What the Mets gleaned following the relatively short-lived run is of equal significance. Fourth outfielder-types are vastly more effective in a limited capacity. The Mets played the majority of their innings with at least two players fitting the above description in their outfield all year—and the remaining games provided a vital dose of reality.
The Mets need to address their offensive woes and inking a free-agent corner outfielder seems to be priority numero uno.
Be it Mike Baxter, Rick Ankiel (yes, that happened), Collin Cowgill, Kirk Nieuwenhuis, Andrew Brown or Eric Young Jr.—their weaknesses became increasingly apparent with heightened exposure. Players like Brown and Young Jr. have some bench value, and for that, they could have a place on the team next year, but these are the modest roles they’re best suited for.
These free agents, however, can slide seamlessly into the everyday lineup.
Bronson Arroyo (Age: 36)
The Mets aren’t looking for an upper-echelon starting pitcher, unlike their strategy at other positions of need.
Bronson Arroyo is a dependable starter and proven innings-eater. He’s exactly the type of rotation-piece the team would be thrilled to enter 2014 with—and he’s already expressed open-mindedness regarding a future stint in Queens.
Since 2005, he has failed to eclipse 200 innings pitched just once, settling for 199 IP in 2011.
He has managed to fly under the radar as an above average starting pitcher for several years. The 36-year-old owned an ERA of 3.60 in 2013 and a WHIP of 1.14. Arroyo’s age should set the table for a short-term deal and keep him comfortably within the Mets’ price range.
Scott Feldman (Age: 30)
Scott Feldman is a Hawaii-native and I assure you that his intrigue does not end there.
The former Texas Rangers product stands at 6-7, 220 pounds and is coming off of easily his best season in the big leagues. Feldman split time between Chicago and Baltimore in 2013, pitching to the tune of a 3.51 ERA in the process.
Is it finally all coming together for the big righty? His owns a career ERA of 4.55—a testament to his inconsistency, but also the reason he should be affordable this winter.
At best Feldman earns a spot in the major league starting rotation and at worst he provides decent Spring Training competition. If the Mets like him and the interest is mutual, he should be theirs for the taking.
Scott Downs (Age: 37)
The Mets can begin improving their bullpen by signing Scott Downs.
On a short-term deal, there’s room for him in every bullpen.
In 713 career innings pitched, Downs has 550 strikeouts, a 3.48 ERA and limited left-handed hitters to a .218/.286/.317 (AVG/OBP/SLG) slash line.
Boone Logan (Age: 29)
His strikeout numbers have only gone up since 2010, a strong indication that there’s plenty of mileage left in that pitching arm—and culminating with an impressive 11.5 SO/9 in 2013. The specialist has held lefties to a .690 OPS in 716 plate appearances.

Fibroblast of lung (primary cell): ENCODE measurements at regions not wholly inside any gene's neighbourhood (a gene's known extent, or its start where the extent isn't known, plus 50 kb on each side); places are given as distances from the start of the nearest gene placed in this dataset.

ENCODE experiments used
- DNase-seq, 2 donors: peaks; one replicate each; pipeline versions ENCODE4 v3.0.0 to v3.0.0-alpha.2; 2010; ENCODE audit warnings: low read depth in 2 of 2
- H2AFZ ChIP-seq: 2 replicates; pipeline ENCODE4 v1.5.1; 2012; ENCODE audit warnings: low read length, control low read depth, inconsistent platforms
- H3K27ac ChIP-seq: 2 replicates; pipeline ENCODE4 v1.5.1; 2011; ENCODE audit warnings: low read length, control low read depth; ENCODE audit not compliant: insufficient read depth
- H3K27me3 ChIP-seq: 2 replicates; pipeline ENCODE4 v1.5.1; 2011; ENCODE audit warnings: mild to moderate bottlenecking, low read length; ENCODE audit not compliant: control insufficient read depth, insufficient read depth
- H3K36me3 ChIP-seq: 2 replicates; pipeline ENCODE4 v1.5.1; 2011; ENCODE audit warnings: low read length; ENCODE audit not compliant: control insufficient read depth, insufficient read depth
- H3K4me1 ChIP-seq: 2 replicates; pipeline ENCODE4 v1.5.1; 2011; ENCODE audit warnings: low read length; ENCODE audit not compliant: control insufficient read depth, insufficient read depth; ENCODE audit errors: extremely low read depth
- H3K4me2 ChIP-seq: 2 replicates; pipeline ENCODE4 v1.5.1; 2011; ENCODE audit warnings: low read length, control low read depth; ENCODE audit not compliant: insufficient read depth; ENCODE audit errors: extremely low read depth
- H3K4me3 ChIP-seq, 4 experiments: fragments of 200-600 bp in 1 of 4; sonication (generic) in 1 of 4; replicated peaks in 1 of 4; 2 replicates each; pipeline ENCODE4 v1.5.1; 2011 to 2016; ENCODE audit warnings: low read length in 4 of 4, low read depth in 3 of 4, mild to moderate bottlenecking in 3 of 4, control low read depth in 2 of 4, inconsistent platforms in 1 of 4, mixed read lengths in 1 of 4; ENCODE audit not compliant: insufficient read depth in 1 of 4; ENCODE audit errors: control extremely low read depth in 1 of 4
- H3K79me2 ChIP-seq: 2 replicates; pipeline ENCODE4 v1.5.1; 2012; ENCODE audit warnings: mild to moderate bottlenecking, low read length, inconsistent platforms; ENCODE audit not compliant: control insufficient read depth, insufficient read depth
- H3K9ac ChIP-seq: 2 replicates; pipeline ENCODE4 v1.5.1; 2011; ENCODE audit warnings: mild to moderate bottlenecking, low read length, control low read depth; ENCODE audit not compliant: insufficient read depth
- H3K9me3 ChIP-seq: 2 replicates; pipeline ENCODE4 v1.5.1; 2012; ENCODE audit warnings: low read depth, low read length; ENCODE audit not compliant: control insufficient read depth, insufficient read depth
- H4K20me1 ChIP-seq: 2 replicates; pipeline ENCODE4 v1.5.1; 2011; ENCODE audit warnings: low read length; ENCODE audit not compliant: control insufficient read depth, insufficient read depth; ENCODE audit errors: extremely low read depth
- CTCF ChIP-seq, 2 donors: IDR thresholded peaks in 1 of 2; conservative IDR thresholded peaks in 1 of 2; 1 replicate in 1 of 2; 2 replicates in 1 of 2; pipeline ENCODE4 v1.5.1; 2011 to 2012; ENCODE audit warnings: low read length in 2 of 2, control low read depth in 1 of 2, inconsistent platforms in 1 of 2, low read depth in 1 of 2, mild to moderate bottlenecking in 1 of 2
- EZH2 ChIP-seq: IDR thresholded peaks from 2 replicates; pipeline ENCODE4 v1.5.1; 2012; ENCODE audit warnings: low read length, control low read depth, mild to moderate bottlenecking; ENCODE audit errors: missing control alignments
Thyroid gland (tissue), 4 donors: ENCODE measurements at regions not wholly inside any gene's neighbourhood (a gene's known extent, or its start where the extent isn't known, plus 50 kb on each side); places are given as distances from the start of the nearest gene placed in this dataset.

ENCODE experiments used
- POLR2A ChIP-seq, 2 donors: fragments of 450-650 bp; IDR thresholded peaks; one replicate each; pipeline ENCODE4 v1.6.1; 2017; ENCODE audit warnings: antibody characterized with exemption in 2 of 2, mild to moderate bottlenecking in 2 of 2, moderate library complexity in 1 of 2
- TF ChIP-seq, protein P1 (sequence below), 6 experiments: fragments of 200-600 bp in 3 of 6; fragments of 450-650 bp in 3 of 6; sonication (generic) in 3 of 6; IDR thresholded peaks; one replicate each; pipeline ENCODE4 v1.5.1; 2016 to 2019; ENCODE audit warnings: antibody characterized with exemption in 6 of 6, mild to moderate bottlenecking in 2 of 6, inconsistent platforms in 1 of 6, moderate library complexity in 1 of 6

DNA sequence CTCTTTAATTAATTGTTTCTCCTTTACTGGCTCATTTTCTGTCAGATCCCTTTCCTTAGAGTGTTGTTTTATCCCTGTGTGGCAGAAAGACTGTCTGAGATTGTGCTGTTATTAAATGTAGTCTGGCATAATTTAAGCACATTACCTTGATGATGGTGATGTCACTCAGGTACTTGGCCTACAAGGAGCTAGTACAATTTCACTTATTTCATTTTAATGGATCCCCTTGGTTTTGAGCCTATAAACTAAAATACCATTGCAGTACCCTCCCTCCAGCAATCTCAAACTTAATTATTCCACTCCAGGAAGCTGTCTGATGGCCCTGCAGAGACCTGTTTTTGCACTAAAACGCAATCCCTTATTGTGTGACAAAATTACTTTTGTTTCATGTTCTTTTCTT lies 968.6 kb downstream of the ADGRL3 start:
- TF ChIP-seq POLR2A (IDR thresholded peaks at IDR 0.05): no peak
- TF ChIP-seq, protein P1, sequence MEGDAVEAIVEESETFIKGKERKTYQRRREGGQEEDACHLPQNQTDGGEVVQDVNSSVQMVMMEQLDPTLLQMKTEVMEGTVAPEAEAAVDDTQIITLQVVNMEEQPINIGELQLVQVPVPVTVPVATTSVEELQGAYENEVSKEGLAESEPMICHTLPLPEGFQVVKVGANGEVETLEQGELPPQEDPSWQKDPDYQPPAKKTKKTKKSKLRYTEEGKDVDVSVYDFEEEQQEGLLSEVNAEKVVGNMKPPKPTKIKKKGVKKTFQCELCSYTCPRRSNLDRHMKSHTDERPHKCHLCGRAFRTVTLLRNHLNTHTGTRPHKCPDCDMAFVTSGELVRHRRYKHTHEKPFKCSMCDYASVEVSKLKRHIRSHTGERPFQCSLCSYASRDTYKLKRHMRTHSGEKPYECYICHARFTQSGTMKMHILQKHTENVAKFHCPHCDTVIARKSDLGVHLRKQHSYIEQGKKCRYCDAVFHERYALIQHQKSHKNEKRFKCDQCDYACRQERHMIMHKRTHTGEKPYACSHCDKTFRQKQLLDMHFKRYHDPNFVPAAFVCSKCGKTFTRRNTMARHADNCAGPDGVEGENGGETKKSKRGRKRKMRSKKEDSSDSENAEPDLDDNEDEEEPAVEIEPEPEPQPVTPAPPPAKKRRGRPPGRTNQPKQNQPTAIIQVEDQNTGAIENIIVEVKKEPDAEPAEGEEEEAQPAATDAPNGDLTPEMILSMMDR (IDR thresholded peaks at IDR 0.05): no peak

Logan’s career ERA is 4.39 and he has struck out 304 batters in 303.2 innings pitched.
Latroy Hawkins (Age: 40)
Here’s a familiar name who deserves a new Mets contract.
The 40-year-old has been the most consistent arm in the team’s bullpen all year, evidenced by his ERA of 2.97 in 69.2 innings.
Latroy Hawkins is popular in the clubhouse, he admirably filled the team’s closer role and has almost taken the decision to re-up out of the franchise’s hands with his performance. Resigning Hawkins to a one year deal should be feasible.
Notable Exclusions: (SP) Tim Lincecum, Matt Garza, Ervin Santana, A.J. Burnett, Hiroki Kuroda, Bruce Chen, Josh Johnson, Bartolo Colon, Dan Haren, Phil Hughes; (RP) Fernando Rodney, Edward Mujica, Grant Balfour, Joaquin Benoit
Current Positional Outlook
The Mets planned on entering the offseason with plenty of depth at starting pitcher.
The team lost more than the ace of their rotation when Harvey hurt his shoulder. Young pitching assets—formerly presumed to be expendable—may now be more valuable within Queens than any package they are likely to fetch via trade.
Starting pitching was the unequivocal strength of the franchise. Successive injuries to Jennry Mejia and Jeremy Hefner only expounded the problem. The Mets are no longer deep at the position—they’re looking to free agency for help.
It’s fair to pencil in Jonathan Neise, Dillon Gee and Zack Wheeler for some reliable innings next year. But even if Mejia completes his rehab in time for Spring Training, the form of a player bouncing back from injury is difficult to predict. At least a couple innings-eaters must be brought in to compete with in-house options to fill out the rotation.
Given the historical nature of relief pitchers (fluctuating year-to-year performance), they will also be in the market for some precarious bullpen talent.